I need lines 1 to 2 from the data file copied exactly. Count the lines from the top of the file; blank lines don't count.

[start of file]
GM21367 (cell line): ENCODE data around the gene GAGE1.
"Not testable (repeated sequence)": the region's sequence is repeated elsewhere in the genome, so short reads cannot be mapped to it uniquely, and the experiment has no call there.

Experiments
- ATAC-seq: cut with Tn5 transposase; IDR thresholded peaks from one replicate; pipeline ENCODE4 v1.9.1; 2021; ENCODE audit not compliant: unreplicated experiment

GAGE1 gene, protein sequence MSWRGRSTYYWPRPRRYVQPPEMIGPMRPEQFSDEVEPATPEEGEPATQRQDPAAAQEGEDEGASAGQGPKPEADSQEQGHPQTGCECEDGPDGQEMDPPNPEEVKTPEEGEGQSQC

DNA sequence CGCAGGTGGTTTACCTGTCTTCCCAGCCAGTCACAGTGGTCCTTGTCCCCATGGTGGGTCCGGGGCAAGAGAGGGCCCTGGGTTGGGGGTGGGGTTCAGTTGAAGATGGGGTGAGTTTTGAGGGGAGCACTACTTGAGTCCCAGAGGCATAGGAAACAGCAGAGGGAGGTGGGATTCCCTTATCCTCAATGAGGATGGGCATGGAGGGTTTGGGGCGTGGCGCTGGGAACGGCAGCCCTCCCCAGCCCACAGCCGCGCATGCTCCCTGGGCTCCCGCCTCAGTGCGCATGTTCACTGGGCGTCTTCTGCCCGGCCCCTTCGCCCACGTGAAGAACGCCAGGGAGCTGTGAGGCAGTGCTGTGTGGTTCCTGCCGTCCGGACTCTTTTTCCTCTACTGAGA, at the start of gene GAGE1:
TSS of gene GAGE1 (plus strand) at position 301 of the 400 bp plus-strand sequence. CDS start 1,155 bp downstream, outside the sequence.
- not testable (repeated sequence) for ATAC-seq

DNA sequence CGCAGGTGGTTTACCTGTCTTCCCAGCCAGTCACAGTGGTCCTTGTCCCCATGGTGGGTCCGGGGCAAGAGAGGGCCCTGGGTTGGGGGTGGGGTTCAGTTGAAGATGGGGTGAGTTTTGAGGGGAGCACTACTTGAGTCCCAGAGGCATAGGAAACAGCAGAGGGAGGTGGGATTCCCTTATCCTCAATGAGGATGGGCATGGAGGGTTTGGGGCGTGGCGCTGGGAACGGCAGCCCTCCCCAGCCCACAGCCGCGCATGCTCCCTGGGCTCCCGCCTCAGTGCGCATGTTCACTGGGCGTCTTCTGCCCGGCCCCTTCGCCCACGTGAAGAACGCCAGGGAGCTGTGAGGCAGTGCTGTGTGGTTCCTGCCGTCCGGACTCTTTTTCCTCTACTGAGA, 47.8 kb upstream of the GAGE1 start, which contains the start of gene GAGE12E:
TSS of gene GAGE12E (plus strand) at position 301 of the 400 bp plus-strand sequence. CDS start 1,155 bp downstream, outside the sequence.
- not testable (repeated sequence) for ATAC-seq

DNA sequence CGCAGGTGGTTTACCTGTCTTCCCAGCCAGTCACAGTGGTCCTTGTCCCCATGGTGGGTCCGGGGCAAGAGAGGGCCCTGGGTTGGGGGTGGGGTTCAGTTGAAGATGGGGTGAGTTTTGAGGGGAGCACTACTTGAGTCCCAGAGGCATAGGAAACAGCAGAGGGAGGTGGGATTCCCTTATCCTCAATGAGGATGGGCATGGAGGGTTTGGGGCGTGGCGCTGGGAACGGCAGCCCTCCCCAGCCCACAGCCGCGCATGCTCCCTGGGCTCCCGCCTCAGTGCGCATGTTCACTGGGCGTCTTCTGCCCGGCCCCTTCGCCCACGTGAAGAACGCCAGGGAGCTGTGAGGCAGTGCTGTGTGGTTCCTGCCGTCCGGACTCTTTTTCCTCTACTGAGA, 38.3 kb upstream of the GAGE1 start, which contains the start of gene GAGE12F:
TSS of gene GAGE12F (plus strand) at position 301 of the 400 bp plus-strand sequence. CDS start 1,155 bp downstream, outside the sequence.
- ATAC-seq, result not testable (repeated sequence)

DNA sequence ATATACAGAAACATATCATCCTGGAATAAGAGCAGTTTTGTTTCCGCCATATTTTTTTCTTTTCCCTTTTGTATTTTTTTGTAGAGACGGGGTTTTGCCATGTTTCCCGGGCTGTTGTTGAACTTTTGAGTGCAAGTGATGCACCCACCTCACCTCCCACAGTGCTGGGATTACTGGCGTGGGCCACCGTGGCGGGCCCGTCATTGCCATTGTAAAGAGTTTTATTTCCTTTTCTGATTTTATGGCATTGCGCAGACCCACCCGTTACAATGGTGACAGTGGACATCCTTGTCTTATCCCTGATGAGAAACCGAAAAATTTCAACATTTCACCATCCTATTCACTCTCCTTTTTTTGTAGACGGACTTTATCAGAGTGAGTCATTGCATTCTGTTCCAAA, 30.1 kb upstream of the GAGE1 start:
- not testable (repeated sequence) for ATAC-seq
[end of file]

GM21367 (cell line): ENCODE data around the gene GAGE1.
"Not testable (repeated sequence)": the region's sequence is repeated elsewhere in the genome, so short reads cannot be mapped to it uniquely, and the experiment has no call there.